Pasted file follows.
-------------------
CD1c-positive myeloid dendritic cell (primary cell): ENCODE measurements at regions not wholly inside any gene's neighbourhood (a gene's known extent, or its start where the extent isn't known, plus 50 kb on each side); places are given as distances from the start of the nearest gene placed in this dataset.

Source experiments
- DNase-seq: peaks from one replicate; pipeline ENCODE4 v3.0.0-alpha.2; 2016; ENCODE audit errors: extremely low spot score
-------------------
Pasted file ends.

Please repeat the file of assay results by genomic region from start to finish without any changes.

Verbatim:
CD1c-positive myeloid dendritic cell (primary cell): ENCODE measurements at regions not wholly inside any gene's neighbourhood (a gene's known extent, or its start where the extent isn't known, plus 50 kb on each side); places are given as distances from the start of the nearest gene placed in this dataset.

Source experiments
- DNase-seq: peaks from one replicate; pipeline ENCODE4 v3.0.0-alpha.2; 2016; ENCODE audit errors: extremely low spot score